This park is famous for its high density of leopards, perhaps the highest in the world. You are also sure to see elephants – grumpy loan males during the dry months and large herds in the wet season. Sloth bears are also a big draw. You will also see mammal such as wild boars, several species of deer and wild buffalo. There is a plethora of reptilian species and platoons of crocodiles. As is common in Sri Lanka there is a huge diversity of stunning birdlife including migratory species such as the flamingo. It is also one of the few places in the world where the severely endangered black necked stork can still be seen. The uniqueness of the park is the sheer diversity of the habitat: dense jungles suddenly gives way to lagoons and open plain areas and the park has a simply beautiful sea front. Huge, stark boulders dominate the horizon and the elegant, languorous leopard can often be seen basking atop the sun baked rock.

Located in the wild south-east part of the island, this region is a haven for flora and fauna and excellent game. The beaches are backed by large sand dunes giving rise to lagoons, woodland and scrub bush. The premier wildlife location in Sri Lanka, Yala offers an almost African safari experience as well as an important Buddhist temple site. On game drives by jeep, one can usually view wild elephant, buffalo and boar, huge monitor lizards, macaque monkeys and many rare and endemic bird species: it is also the best place in south Asia to spot the elusive leopard, often seen and admired. Lazing on a treetop, blending in perfectly with its surroundings, the big cat is almost invisible, yet the absence of tigers in Sri Lanka makes for a leopard with real attitude. Usually tagged „Prince of the Night‟, this cat is well out of its normally nocturnal closet. Confident, it will stroll in the open by day, to every ecotourist’s delight. There are believed to be about 600 leopards across Sri Lanka today, mostly in the protected parks and reserves. Yala National Park has one of the highest recorded densities of leopards in the world.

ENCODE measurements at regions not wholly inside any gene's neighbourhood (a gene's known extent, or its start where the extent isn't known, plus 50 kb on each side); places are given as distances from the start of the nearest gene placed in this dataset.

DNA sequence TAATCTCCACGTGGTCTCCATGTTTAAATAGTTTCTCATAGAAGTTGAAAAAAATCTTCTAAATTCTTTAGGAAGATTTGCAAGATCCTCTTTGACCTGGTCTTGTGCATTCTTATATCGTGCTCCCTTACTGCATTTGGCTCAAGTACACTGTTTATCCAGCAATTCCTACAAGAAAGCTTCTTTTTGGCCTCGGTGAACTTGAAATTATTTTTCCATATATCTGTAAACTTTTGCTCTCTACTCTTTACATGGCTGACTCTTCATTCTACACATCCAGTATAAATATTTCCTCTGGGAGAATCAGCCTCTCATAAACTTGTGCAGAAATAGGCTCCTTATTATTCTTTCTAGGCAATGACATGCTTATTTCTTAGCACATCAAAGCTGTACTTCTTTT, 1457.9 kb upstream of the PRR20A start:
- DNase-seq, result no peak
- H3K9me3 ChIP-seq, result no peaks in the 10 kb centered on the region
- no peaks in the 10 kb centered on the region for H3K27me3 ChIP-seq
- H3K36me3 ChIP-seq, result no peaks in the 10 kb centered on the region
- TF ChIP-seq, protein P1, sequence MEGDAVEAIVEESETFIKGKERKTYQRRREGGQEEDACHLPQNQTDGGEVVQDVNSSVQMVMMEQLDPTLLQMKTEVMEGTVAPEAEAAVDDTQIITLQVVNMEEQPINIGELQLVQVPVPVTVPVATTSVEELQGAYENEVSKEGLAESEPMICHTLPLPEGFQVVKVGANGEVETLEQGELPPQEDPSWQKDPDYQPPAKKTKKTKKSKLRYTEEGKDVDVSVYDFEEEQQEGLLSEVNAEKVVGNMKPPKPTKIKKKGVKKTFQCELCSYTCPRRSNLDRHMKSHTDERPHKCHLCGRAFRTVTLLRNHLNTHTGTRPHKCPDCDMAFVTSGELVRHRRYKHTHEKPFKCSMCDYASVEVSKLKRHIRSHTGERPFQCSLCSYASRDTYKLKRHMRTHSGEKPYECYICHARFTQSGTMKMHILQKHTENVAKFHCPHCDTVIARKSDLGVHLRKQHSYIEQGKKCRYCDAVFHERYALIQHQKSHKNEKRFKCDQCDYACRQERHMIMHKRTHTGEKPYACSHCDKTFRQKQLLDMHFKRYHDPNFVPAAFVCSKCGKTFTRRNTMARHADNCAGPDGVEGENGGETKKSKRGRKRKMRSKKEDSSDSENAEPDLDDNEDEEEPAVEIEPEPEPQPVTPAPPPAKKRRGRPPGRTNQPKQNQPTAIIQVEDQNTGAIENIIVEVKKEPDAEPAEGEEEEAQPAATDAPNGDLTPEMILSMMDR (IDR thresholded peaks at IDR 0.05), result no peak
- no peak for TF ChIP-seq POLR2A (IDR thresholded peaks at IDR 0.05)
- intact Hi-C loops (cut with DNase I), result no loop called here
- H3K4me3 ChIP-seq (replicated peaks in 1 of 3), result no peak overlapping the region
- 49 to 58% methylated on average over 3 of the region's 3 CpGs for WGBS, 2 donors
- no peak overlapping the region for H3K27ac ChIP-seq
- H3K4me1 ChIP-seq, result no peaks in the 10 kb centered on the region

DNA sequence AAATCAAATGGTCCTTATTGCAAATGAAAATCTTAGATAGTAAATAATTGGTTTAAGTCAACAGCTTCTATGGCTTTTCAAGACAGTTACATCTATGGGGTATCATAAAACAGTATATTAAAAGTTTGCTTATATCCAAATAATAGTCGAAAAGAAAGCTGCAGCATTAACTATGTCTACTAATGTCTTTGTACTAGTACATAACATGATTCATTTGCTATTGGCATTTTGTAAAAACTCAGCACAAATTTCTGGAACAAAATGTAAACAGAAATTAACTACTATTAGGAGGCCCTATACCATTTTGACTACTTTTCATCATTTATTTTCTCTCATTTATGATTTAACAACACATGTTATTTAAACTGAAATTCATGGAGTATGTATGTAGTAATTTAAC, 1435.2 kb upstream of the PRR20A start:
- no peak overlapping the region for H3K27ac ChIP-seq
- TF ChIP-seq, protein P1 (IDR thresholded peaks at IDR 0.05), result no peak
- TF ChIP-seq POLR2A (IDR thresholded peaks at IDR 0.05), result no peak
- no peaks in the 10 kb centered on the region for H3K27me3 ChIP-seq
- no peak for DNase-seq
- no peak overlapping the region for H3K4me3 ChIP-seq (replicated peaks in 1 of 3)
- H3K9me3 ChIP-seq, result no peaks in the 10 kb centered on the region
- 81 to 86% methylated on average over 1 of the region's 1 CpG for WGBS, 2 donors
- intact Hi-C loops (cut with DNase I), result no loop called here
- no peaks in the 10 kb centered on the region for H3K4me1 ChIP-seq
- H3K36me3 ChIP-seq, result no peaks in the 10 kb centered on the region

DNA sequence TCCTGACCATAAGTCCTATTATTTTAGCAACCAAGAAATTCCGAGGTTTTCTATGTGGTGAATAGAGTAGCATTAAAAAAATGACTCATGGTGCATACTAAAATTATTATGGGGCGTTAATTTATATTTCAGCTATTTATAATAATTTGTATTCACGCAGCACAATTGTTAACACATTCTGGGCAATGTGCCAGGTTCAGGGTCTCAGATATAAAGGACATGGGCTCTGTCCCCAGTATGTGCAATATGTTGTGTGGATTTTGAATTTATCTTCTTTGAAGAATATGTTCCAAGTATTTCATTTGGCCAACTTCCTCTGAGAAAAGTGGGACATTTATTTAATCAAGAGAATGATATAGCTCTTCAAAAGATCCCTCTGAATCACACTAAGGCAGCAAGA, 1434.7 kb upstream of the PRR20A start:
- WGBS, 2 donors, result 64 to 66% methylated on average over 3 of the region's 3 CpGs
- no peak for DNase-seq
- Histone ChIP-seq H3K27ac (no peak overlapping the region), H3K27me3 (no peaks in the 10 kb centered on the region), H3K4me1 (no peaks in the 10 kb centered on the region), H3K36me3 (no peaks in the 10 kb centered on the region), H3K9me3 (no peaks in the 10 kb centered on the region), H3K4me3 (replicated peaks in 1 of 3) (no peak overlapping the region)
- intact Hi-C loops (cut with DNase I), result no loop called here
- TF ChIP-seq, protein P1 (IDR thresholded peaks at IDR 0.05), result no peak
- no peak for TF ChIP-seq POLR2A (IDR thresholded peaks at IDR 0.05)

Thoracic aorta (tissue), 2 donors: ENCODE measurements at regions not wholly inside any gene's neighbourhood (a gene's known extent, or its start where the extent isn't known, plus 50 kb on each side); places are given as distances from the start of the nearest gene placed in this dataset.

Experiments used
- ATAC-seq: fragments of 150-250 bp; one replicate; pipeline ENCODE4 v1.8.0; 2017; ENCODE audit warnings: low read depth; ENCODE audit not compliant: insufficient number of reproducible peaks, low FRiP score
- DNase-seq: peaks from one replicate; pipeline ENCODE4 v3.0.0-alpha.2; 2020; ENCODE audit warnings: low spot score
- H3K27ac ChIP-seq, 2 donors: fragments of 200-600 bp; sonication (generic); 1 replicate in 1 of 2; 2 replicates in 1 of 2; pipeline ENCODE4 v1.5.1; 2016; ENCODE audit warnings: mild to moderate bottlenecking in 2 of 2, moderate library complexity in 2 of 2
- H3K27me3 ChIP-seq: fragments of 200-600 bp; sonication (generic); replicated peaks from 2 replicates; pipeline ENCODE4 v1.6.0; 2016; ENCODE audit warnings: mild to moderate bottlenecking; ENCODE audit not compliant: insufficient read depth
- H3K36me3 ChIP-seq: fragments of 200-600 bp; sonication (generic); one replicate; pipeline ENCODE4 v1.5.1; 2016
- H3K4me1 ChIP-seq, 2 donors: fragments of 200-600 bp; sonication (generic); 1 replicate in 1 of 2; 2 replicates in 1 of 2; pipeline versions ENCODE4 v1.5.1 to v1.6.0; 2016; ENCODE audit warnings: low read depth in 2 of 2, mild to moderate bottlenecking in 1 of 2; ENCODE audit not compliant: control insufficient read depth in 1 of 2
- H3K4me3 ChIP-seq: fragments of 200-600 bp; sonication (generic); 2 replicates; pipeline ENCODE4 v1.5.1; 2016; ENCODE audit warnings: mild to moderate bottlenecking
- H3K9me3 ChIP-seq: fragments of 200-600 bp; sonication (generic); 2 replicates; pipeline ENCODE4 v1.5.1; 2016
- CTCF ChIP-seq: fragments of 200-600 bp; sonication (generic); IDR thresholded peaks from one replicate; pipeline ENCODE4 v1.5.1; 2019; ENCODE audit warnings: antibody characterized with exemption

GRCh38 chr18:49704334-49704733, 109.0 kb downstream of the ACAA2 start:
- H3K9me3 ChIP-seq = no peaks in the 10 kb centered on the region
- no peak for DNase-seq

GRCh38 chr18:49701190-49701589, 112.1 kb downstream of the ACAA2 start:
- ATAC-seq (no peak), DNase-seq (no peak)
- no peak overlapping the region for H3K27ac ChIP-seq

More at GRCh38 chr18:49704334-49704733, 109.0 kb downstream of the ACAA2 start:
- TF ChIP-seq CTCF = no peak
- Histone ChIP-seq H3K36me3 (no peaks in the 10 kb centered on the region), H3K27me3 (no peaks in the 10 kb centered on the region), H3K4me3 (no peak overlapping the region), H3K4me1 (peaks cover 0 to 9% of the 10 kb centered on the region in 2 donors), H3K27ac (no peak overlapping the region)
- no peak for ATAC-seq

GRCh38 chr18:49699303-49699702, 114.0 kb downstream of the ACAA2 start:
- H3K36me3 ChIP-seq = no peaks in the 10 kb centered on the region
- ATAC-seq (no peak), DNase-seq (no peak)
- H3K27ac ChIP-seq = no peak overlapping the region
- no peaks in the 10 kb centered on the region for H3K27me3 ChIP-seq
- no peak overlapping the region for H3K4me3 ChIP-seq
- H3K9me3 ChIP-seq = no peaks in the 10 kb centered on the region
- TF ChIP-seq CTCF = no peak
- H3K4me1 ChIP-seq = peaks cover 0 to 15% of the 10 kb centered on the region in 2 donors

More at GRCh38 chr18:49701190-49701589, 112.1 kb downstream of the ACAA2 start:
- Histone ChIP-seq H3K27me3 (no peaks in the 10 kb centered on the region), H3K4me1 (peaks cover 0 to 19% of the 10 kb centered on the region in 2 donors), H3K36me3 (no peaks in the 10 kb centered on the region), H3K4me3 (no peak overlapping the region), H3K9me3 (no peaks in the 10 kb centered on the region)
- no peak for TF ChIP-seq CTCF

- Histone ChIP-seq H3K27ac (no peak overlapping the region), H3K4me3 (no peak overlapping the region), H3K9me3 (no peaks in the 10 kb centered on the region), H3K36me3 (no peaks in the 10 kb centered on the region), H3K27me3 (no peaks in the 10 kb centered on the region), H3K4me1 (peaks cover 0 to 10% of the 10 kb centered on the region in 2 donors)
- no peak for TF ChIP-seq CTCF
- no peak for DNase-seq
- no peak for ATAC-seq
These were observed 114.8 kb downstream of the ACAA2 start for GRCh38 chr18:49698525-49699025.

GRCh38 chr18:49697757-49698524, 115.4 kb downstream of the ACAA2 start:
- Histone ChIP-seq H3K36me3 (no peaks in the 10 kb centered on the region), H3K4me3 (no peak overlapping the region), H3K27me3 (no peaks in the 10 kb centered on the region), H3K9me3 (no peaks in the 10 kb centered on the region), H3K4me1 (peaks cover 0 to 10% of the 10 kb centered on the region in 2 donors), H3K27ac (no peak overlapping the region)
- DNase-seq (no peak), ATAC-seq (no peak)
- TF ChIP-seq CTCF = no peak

Sinharaja Forest Reserve

It is the last viable remnant of Sri Lanka's tropical lowland rainforest; over 60% of the trees are endemic and many of these are rare; and there are 21 endemic bird species as well as a number of rare insects, reptiles and amphibians.

Bundala National Park Covering an area of 6216 hectares the park is situated about 250 km South East of Colombo in the Hambantota District. This is in the heart of the hot and dry zone associated with the Southern coastal areas. With sand dunes bordering the coastline, the vegetation consists of dry thorny scrublands and lagoons.

The park offer a vast bio diversity, with 383 plant species, including 6 endemic and 7 species which are considered to be at threat within Sri Lanka. In addition it is home to 32 different species of mammal of which 5 are classified as threatened. With a combination of wetlands and salty lagoons, the park has a rich bird life with some 197 species spotted living in and migrating via the park and is considered as an internationally important wintering ground for migratory water birds. Large flocks of Greater Flamingo are one of the more impressive sights.
The park contains a small population of elephants; in addition on the rocky outcrops, leopards can be seen hunting for Spotted, Sambar & barking deer; the occasional Sloth Bear roams & equally the lagoons and freshwater areas contains a wide variety of estuarine & Mugger fresh water crocodiles as well as a variety of lizards.